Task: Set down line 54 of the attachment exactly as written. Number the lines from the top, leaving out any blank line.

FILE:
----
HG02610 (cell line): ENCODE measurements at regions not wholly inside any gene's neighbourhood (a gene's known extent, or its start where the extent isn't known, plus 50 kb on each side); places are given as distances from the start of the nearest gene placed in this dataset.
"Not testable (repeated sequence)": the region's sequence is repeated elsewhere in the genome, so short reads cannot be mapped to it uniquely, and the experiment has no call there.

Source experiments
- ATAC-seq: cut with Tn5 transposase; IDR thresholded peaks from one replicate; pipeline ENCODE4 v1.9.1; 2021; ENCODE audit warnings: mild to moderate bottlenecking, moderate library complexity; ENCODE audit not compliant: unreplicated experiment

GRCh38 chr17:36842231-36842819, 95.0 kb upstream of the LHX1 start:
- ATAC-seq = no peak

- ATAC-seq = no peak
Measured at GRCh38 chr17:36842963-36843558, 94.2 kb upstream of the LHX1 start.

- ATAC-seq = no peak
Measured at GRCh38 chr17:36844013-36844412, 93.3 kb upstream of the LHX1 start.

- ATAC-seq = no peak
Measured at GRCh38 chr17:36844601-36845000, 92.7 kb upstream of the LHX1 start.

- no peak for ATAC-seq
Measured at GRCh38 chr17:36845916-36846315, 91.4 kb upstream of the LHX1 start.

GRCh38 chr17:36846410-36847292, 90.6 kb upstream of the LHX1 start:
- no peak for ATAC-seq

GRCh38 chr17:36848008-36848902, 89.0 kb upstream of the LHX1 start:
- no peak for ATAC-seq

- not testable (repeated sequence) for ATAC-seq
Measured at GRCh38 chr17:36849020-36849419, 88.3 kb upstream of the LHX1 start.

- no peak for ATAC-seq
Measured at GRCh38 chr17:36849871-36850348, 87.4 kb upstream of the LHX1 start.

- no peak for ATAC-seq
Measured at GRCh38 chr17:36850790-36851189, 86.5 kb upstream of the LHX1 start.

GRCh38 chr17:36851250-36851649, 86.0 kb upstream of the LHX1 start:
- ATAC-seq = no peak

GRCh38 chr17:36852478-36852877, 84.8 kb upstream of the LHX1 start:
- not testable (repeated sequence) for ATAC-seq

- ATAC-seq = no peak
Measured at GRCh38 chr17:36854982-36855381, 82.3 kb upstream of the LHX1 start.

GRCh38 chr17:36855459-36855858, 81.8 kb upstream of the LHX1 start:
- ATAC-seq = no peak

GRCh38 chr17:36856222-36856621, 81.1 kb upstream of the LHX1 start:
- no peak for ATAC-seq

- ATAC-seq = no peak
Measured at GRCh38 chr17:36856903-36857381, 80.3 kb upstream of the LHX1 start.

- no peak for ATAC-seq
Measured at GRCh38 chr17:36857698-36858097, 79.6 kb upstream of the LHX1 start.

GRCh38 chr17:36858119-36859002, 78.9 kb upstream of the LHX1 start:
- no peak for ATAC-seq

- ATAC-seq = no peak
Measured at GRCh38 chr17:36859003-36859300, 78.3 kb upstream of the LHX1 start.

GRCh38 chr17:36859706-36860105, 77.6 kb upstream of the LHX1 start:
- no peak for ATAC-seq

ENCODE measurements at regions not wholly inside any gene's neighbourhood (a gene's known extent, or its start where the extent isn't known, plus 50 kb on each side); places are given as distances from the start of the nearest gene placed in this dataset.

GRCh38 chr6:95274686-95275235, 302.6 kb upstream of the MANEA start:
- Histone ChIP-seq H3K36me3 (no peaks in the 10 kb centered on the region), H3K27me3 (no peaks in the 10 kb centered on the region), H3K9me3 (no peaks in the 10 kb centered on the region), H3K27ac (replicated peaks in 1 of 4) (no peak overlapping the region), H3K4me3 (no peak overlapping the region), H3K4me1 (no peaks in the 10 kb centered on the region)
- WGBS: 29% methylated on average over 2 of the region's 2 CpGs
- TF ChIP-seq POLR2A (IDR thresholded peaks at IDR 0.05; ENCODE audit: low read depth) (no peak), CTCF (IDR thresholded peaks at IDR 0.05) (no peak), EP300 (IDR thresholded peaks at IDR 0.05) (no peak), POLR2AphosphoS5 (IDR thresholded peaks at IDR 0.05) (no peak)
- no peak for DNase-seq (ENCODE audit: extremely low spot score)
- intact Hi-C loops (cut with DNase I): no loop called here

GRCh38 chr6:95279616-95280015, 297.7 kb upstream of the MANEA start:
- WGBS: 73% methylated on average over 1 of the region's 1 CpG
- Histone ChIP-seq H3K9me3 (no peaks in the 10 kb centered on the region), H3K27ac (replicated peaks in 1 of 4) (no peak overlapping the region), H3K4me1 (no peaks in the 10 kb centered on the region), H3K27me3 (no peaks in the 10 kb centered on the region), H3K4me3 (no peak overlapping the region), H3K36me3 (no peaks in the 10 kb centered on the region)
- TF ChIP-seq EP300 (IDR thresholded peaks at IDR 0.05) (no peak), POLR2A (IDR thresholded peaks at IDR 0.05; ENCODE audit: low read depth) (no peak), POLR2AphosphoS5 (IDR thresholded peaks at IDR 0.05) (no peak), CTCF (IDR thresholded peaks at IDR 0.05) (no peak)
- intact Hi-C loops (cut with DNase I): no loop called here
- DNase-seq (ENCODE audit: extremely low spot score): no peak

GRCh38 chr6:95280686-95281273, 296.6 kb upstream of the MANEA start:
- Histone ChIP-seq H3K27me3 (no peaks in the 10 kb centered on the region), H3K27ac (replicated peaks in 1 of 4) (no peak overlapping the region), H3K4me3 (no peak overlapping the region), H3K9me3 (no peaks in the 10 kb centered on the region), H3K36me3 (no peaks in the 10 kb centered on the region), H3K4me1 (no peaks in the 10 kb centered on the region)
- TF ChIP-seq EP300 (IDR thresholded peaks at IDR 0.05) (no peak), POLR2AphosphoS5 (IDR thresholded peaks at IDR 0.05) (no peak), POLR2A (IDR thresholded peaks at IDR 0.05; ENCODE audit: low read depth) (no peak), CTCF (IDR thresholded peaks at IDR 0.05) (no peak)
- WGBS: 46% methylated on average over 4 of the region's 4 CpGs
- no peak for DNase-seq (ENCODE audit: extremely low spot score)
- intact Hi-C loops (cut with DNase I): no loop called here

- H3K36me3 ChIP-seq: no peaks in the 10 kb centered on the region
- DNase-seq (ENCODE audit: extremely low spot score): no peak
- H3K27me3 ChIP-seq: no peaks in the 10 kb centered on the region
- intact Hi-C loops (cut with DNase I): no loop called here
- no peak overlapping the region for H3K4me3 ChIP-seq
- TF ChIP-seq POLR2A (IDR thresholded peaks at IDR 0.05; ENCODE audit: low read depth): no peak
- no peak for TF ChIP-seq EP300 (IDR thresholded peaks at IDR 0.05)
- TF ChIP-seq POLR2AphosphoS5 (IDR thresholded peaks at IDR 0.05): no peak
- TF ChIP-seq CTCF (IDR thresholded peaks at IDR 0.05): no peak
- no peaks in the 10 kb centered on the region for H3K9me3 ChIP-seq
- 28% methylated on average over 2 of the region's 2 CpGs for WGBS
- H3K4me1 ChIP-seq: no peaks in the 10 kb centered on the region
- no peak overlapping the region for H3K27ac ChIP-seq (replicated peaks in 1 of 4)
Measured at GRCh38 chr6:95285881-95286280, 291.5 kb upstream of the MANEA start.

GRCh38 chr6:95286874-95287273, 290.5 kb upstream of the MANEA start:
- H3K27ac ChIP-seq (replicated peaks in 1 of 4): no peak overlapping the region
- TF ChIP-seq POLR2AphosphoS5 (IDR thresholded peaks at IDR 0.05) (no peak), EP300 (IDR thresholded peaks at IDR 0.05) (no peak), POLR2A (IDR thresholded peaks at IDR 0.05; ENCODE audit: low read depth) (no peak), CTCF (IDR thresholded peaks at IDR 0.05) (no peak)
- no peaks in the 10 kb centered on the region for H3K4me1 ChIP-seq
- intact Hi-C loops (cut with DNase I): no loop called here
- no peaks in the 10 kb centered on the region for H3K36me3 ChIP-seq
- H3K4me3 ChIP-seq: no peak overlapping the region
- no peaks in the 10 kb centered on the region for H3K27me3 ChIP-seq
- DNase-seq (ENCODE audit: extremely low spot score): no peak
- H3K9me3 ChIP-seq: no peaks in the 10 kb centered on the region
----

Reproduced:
- Histone ChIP-seq H3K9me3 (no peaks in the 10 kb centered on the region), H3K27ac (replicated peaks in 1 of 4) (no peak overlapping the region), H3K4me1 (no peaks in the 10 kb centered on the region), H3K27me3 (no peaks in the 10 kb centered on the region), H3K4me3 (no peak overlapping the region), H3K36me3 (no peaks in the 10 kb centered on the region)